Panel Paper: Empirical Evidence on School Buses as a Transportation Strategy in a Choice-Based System

Friday, November 9, 2018
Wilson C - Mezz Level (Marriott Wardman Park)

*Names in bold indicate Presenter

Jane Lincove, University of Maryland, Baltimore County and Jon Valant, Brookings Institution

In New Orleans’ choice-based school system, all families must choose a school, and all schools, the majority of which are charter schools, are available to students citywide. Despite enrollment policies that emphasize access, the transportation required to go to and from schools is still a practical obstacle to choice, and neighborhood inequality can still translate to unequal access to school quality. In response, New Orleans’ charter schools are required to provide “adequate and free” transportation via contracted yellow school bus service to students across the city. This an expensive and unique policy (Buerger & Harris, 2017) that reflects the city’s commitment to making schools widely accessible. Since most charter schools in the US are not required to provide transportation, we use the New Orleans case to examine the benefits of this policy in terms of expanding accessible options, as well as the more hidden costs of students’ time spent commuting to school.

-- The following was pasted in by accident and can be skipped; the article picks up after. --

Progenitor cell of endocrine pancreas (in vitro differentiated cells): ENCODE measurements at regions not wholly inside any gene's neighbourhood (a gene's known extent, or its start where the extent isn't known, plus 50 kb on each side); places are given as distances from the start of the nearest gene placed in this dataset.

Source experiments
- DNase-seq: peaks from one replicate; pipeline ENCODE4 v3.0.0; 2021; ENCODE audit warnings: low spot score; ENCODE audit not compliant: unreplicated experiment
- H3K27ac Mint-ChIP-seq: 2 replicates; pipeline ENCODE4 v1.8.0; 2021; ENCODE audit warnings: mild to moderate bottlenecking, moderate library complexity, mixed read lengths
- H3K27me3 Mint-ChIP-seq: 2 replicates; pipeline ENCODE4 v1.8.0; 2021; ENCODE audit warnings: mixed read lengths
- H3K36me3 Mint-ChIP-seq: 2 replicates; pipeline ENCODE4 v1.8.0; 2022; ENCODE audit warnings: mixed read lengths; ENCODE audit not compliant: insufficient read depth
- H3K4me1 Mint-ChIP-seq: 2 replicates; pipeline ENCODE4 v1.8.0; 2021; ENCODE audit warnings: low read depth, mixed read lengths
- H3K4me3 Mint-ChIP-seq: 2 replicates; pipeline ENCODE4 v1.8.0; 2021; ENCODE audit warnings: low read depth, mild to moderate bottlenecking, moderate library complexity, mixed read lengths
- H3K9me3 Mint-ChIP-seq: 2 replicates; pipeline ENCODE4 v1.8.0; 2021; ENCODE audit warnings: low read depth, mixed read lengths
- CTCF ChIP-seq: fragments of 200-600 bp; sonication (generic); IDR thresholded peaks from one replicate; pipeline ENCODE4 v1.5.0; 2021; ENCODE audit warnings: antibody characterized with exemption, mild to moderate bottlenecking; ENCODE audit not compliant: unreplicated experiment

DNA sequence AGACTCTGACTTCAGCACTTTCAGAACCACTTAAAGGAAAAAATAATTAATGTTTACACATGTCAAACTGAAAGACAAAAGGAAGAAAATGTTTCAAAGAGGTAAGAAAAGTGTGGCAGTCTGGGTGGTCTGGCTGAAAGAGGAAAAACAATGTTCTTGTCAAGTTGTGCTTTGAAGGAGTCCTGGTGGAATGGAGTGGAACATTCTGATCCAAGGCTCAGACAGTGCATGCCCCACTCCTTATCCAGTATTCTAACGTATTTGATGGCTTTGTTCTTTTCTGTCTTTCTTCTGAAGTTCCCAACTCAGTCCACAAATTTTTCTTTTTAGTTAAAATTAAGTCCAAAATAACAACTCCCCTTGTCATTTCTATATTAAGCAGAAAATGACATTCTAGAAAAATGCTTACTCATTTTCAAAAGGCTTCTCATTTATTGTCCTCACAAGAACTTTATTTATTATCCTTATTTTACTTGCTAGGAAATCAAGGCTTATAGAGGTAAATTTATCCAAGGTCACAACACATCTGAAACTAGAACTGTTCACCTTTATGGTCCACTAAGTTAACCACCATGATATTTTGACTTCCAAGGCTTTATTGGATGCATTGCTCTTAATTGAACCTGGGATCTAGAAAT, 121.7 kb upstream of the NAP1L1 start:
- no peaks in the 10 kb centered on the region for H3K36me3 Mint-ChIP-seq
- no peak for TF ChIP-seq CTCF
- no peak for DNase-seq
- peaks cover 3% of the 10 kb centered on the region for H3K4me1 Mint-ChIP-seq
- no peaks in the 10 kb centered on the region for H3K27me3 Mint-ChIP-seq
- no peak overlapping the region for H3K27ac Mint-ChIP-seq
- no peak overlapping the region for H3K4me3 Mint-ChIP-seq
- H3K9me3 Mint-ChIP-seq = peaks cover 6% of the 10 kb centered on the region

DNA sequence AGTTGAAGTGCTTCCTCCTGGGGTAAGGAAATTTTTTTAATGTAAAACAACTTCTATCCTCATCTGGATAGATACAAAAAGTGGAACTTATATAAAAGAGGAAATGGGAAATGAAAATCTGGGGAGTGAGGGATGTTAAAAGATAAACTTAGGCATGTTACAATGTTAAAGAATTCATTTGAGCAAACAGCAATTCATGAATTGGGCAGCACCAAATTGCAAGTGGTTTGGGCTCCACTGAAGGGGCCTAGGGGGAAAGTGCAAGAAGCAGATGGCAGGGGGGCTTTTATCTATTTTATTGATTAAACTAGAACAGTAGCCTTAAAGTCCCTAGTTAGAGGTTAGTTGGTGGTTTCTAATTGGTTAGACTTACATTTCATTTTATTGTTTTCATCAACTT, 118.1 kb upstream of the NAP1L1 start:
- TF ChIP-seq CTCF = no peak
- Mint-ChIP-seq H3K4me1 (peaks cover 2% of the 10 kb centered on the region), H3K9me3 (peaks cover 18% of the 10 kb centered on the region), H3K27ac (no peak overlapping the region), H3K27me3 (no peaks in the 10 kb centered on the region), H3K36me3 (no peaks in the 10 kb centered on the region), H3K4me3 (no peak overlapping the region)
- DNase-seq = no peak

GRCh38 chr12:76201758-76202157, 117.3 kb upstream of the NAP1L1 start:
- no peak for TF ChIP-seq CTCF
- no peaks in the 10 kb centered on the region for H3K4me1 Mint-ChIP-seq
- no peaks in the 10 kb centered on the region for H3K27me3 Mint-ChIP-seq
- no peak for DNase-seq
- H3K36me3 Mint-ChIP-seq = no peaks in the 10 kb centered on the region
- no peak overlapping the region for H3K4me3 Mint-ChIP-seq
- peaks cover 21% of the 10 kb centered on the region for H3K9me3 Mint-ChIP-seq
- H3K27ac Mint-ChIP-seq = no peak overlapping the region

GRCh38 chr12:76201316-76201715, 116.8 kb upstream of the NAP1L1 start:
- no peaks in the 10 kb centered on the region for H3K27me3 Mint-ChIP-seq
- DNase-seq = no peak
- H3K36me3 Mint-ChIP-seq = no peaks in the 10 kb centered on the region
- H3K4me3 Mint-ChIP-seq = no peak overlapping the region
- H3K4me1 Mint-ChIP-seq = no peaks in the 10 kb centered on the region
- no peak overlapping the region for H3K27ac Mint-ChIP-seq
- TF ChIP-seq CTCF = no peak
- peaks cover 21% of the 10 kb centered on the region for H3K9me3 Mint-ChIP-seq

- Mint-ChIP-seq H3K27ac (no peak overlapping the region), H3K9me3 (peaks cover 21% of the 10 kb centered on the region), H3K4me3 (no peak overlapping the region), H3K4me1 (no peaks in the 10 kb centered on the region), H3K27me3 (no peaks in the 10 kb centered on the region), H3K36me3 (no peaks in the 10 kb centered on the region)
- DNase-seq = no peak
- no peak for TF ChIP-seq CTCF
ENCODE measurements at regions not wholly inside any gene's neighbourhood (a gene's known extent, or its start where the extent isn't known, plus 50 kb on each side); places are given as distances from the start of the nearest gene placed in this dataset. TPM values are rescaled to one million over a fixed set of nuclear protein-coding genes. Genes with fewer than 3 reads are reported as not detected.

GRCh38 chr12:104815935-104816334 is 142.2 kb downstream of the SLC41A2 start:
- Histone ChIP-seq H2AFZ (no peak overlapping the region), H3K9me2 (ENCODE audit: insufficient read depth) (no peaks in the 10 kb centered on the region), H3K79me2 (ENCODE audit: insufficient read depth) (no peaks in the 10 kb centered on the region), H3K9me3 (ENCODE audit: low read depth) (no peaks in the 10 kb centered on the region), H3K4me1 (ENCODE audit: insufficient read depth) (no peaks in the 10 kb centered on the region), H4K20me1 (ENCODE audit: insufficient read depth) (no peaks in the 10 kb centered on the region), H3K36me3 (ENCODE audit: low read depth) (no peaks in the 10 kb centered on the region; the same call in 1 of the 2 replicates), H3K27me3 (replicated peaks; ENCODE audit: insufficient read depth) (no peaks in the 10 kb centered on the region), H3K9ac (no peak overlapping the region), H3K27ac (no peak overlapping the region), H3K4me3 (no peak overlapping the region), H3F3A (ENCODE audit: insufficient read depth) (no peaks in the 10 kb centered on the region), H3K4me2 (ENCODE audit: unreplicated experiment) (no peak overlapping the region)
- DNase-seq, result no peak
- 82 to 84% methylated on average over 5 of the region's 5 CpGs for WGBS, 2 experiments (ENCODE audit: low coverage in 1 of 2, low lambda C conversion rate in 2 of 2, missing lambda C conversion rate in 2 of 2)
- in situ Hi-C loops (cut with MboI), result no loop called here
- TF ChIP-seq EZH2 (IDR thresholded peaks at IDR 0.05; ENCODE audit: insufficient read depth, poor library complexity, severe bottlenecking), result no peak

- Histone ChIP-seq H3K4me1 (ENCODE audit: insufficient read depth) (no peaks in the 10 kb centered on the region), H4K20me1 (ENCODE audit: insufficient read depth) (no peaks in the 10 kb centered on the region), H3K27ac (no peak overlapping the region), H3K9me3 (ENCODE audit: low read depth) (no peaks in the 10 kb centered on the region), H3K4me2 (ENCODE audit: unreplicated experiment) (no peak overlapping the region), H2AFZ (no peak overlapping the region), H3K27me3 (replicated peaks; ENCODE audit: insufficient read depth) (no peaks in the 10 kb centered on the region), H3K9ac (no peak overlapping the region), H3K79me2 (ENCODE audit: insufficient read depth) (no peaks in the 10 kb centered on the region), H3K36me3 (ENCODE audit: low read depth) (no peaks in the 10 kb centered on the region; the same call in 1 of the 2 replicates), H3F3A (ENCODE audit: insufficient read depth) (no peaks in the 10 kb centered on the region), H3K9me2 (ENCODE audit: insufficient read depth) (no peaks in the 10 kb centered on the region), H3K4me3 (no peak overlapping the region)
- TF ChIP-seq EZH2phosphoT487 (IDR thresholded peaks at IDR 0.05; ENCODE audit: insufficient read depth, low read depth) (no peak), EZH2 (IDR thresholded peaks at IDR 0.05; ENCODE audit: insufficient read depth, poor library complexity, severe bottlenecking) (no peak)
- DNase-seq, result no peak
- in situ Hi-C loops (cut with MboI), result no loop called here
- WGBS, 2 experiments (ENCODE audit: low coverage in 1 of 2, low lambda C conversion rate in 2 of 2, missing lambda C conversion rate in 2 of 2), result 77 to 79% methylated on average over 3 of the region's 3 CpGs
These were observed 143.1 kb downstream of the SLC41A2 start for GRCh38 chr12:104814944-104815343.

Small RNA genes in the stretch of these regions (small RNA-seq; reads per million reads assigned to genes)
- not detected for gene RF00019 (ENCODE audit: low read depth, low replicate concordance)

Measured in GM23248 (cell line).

Our data include exact school bus route information for dozens of schools across the city, including geocoded locations of bus stops and scheduled pick-up and drop-off times. This enables us to compare the time that students spend on school buses to the time they would spend traveling to school from the same starting point by public transit or car. For many low-income students, car transportation is not an option, but school buses often take circuitous and lengthy routes to school raising concerns that young children spend too much of their day in transit. We extend our work’s focus and impact by considering related questions, such as how transportation offerings affect students from different neighborhoods, how geography determines access to better school quality, and whether commute times could be improved if school start times differed.

This study builds on earlier work on transportation in choice-based education systems (Urban Institute Student Transportation Working Group, 2018) by focusing not only on how long it takes students to get to the schools they attend, but on how long it would take them to get to other, more distant schools they might prefer. Knowing which schools are realistically available to these families by public transit, how their choice set changes when school buses are provided, and how children experience the trip to school informs both theoretical discussions about school choice markets and practical discussions about school transportation policy. Finally, we offer a methodological contribution for school transportation research by measuring the accuracy of direct transit routes as an estimate of more indirect yellow bus routes, which more accurately reflect the time students spend in transit.